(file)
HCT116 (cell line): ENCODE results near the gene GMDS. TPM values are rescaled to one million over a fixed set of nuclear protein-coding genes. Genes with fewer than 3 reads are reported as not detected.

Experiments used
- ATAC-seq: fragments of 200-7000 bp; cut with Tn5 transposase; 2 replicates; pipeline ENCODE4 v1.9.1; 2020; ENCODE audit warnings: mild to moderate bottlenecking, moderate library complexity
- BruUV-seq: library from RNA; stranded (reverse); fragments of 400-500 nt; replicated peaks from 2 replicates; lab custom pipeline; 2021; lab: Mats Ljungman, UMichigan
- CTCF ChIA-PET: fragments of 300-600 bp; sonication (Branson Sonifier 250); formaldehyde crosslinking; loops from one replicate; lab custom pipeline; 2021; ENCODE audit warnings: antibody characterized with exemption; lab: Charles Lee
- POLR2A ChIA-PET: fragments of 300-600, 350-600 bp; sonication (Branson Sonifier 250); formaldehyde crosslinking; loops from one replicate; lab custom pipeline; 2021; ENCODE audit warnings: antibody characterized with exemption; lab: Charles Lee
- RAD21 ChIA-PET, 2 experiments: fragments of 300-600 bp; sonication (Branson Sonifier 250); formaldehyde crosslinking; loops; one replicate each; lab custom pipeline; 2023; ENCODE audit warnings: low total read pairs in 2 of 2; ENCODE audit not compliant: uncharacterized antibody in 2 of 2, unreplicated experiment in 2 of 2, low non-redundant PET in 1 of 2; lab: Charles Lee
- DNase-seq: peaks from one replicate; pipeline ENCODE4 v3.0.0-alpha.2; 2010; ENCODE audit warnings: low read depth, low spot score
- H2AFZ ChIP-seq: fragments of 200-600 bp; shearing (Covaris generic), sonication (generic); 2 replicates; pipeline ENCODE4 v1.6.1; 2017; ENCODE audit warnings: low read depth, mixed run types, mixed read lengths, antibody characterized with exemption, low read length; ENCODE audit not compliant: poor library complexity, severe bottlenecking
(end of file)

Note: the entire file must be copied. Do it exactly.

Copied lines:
HCT116 (cell line): ENCODE results near the gene GMDS. TPM values are rescaled to one million over a fixed set of nuclear protein-coding genes. Genes with fewer than 3 reads are reported as not detected.

Experiments used
- ATAC-seq: fragments of 200-7000 bp; cut with Tn5 transposase; 2 replicates; pipeline ENCODE4 v1.9.1; 2020; ENCODE audit warnings: mild to moderate bottlenecking, moderate library complexity
- BruUV-seq: library from RNA; stranded (reverse); fragments of 400-500 nt; replicated peaks from 2 replicates; lab custom pipeline; 2021; lab: Mats Ljungman, UMichigan
- CTCF ChIA-PET: fragments of 300-600 bp; sonication (Branson Sonifier 250); formaldehyde crosslinking; loops from one replicate; lab custom pipeline; 2021; ENCODE audit warnings: antibody characterized with exemption; lab: Charles Lee
- POLR2A ChIA-PET: fragments of 300-600, 350-600 bp; sonication (Branson Sonifier 250); formaldehyde crosslinking; loops from one replicate; lab custom pipeline; 2021; ENCODE audit warnings: antibody characterized with exemption; lab: Charles Lee
- RAD21 ChIA-PET, 2 experiments: fragments of 300-600 bp; sonication (Branson Sonifier 250); formaldehyde crosslinking; loops; one replicate each; lab custom pipeline; 2023; ENCODE audit warnings: low total read pairs in 2 of 2; ENCODE audit not compliant: uncharacterized antibody in 2 of 2, unreplicated experiment in 2 of 2, low non-redundant PET in 1 of 2; lab: Charles Lee
- DNase-seq: peaks from one replicate; pipeline ENCODE4 v3.0.0-alpha.2; 2010; ENCODE audit warnings: low read depth, low spot score
- H2AFZ ChIP-seq: fragments of 200-600 bp; shearing (Covaris generic), sonication (generic); 2 replicates; pipeline ENCODE4 v1.6.1; 2017; ENCODE audit warnings: low read depth, mixed run types, mixed read lengths, antibody characterized with exemption, low read length; ENCODE audit not compliant: poor library complexity, severe bottlenecking